I’ve had a medical emergency, and have been sent to hospital with the Royal Flying Doctor Service (RFDS) or by Inter Hospital Patient Transfer (sent from one hospital to another). Am I eligible for an escort while i'm in hospital?

An escort is usually not required while a person is being treated in hospital, unless there are special circumstances which are requested by the treating specialist. You may be eligible for an escort after you have been discharged if you need assistance to return home.


Am I eligible for PATS accommodation assistance after I get out of hospital or after I’ve been taken to hospital in an emergency?

You will be provided with PATS accommodation assistance following discharge after you’ve been admitted to hospital if:

  • you are required to stay at or near the treatment centre for outpatient specialist medical care after discharge from hospital
  • you are returning by air travel and you are unable to fly until medical clearance to fly is provided by the treating medical practitioner. (Note: airlines have guidelines on the period of time a person should not travel by air after serious illness, injury, surgery or hospitalisation. You should check with your doctor that they are satisfied you are able fly)
  • transport schedules do not permit immediate transport home on the day of discharge. This only applies where the earliest available transport of the approved type is utilised
  • you have to remain overnight while in transit (for example, when you are waiting transfer back to a remote community), and/ or
  • you are required to return to the specialist for a follow-up appointment within a short period after discharge from hospital.

What is allied health treatment?

Allied health services include physiotherapy, occupational therapy, speech pathology, clinical psychology, podiatry, dietary and nutrition services, respiratory therapy and other health care services.

Does PATS cover allied health treatments?

Not usually. PATS is designed for access to specialist medical treatment.

If you need allied health treatment associated with specialist treatment, you may be able to receive an extra night or two of accommodation supported by PATS.

Does PATS cover dental treatment?

Most general dental treatments are not covered.

The main dental treatments covered by PATS are:

Dental and Oral Specialists:

  • Specialists treatments covered by Oral and Maxillofacial Medicare Benefits Schedule items, including facial trauma, jaw fractures, serious dentofacial infections and oral malignancy (cancer)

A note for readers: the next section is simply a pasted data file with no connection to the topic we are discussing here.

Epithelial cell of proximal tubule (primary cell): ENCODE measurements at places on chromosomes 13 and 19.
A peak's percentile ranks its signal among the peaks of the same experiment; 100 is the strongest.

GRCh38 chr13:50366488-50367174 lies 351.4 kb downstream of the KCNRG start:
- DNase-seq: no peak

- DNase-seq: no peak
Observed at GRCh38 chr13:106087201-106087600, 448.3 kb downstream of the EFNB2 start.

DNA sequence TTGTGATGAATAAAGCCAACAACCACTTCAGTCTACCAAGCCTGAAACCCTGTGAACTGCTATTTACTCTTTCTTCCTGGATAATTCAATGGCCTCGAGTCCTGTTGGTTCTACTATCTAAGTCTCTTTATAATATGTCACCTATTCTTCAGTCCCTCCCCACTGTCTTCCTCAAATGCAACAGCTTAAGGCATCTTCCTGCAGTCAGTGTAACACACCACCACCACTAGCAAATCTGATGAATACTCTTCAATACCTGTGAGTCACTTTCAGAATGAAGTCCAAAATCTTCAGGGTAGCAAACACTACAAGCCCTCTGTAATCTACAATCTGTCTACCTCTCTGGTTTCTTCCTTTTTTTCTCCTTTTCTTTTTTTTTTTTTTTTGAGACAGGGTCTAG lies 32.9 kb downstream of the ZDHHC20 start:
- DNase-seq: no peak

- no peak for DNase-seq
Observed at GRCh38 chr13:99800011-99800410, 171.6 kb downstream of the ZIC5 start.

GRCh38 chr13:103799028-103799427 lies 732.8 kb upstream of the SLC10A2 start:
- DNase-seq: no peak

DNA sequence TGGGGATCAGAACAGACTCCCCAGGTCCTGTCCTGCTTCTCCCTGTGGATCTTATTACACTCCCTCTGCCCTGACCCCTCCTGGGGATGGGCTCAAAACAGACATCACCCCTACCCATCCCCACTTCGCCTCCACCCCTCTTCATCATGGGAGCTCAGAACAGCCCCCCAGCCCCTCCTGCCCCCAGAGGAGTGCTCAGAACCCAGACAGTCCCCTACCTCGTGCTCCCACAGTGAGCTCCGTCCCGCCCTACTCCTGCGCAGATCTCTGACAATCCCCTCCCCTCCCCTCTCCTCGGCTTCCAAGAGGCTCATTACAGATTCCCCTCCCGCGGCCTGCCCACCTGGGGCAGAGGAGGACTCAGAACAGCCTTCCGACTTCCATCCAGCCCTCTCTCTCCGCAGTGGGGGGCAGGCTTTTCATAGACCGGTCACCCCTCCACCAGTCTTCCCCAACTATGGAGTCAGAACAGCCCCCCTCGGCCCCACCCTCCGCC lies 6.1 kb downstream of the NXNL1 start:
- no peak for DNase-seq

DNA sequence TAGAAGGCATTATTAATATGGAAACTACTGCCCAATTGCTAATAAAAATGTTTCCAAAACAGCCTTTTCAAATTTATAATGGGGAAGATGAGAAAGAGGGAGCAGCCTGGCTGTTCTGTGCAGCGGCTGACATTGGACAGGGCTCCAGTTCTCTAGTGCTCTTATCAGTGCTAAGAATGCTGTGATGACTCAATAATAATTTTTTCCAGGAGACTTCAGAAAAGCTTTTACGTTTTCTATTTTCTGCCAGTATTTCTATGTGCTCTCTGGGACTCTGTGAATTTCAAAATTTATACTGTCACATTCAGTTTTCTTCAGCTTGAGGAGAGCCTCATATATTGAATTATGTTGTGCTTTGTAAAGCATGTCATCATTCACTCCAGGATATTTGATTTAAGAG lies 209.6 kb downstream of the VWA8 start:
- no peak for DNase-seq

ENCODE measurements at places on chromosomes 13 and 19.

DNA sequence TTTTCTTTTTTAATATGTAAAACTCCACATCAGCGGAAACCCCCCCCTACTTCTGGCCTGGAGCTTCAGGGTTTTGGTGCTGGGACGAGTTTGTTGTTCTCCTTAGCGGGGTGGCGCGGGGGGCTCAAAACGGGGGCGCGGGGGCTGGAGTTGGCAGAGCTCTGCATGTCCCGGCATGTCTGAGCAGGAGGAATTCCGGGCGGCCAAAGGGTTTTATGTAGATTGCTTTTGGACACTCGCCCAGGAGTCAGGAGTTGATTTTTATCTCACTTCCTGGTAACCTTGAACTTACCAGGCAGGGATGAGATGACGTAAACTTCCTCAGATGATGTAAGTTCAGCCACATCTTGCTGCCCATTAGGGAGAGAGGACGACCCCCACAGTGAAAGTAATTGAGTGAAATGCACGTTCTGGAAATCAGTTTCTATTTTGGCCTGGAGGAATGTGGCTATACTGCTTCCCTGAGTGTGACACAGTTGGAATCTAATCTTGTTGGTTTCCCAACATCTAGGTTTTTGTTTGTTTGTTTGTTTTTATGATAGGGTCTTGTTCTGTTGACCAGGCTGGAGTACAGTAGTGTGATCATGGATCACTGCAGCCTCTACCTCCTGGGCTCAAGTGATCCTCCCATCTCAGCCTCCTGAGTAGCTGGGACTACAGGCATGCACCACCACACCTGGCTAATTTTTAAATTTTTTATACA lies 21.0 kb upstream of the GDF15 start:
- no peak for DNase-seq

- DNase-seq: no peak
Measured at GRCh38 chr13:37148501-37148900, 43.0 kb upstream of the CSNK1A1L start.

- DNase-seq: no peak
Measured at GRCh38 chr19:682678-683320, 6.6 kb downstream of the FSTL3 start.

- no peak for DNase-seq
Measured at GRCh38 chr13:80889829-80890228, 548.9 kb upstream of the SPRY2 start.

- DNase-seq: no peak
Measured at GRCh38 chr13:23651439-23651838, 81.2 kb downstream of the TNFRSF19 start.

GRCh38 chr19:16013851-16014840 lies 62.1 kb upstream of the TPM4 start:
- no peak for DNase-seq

• Treatment provided under the Cleft Lip and Palate Scheme.

Services for young Children under (8) years of age:

  • urgent and critical dental treatment requiring general anaesthesia. This includes removal of tongue tie for a newborn baby by a specialist paediatric dentists in cases where the child is not thriving.

Services for children:

  • Hospital-based management of severe dental trauma or severe dentofacial infections, such as cellulitis

  • Hospital-based dental services for children with significant medical co-morbidity or other serious conditions

Services for Adults:

  • Hospital-based dental services for adults with significant medical co-morbidity or other serious conditions

  • Dental treatment for adults with special needs requiring general anaesthesia

 Contact your local PATS office for further information on dental treatments covered under PATS. 

I don’t quite fit the criteria for PATS but I still need financial assistance – what should I do?

If you are not eligible for PATS but you still meet the intent of the scheme – that is, you are a country resident who needs to travel for specialist treatment – you may have your application approved as an Exceptional Ruling.

An Exceptional Ruling is made by the Regional Director. You need to provide as much supporting information as you can to support your claim. This may include letters from your doctor or other specialist, copies of appointments letters, information from Centrelink, or anything else that may help the Regional Director make a decision. Every Exceptional Ruling is made on its merits, and does not form a precedent for future decisions.

I live in the Peel region. Can I get PATS?

Peel is not part of the WA Country Health Service. However, some residents of the Peel region have access to PATS and should contact Peel PATS on 95864413 or

How do I make a PATS claim?

You should apply for PATS before you travel for treatment. That way you know you are eligible for PATS assistance. You then claim for your expenses after you have been to your specialist appointment.